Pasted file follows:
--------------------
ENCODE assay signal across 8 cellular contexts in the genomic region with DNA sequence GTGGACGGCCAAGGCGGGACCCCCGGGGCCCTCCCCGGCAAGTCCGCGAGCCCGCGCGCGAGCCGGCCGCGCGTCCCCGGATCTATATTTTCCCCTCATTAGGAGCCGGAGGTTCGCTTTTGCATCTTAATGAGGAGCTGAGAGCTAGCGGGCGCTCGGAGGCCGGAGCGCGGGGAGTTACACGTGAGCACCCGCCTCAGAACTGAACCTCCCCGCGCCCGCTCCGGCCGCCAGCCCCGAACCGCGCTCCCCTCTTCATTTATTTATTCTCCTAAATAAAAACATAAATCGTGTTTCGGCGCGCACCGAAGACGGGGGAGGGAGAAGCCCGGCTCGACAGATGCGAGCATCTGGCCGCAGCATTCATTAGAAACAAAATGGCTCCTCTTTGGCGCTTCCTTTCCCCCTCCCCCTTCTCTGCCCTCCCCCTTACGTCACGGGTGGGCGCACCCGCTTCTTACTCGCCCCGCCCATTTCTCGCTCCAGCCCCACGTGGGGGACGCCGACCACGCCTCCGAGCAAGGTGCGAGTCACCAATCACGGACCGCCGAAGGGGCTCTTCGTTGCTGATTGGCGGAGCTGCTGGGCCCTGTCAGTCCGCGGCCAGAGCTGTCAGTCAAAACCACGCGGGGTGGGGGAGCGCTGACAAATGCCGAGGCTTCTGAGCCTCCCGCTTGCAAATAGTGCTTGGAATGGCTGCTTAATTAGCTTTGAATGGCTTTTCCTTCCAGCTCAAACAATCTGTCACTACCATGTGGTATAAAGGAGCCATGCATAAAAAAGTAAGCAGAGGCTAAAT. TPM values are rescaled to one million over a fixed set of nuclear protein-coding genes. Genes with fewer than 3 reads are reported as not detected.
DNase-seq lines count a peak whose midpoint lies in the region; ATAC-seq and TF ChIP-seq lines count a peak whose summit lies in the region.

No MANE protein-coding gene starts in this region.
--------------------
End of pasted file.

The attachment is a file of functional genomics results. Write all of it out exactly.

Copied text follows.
ENCODE assay signal across 8 cellular contexts in the genomic region with DNA sequence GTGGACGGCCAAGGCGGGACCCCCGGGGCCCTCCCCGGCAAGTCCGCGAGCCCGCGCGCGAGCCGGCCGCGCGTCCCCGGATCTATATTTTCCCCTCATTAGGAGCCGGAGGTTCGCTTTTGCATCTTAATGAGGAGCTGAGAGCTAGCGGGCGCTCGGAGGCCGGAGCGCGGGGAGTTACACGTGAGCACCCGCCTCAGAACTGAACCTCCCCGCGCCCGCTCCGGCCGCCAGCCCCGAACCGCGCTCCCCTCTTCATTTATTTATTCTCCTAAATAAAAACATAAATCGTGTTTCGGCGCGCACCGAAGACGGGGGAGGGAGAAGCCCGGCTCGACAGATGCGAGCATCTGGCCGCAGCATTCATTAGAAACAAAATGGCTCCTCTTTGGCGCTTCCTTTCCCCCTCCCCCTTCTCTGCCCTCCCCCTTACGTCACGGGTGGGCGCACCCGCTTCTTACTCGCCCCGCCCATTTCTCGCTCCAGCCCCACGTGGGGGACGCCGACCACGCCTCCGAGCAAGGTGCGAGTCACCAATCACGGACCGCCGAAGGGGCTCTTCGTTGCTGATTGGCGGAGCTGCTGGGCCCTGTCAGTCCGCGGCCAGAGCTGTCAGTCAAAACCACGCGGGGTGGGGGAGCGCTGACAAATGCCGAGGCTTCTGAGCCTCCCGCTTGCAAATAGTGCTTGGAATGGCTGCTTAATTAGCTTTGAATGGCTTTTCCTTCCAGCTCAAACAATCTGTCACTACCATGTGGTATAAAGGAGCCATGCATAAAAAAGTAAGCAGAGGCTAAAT. TPM values are rescaled to one million over a fixed set of nuclear protein-coding genes. Genes with fewer than 3 reads are reported as not detected.
DNase-seq lines count a peak whose midpoint lies in the region; ATAC-seq and TF ChIP-seq lines count a peak whose summit lies in the region.

No MANE protein-coding gene starts in this region.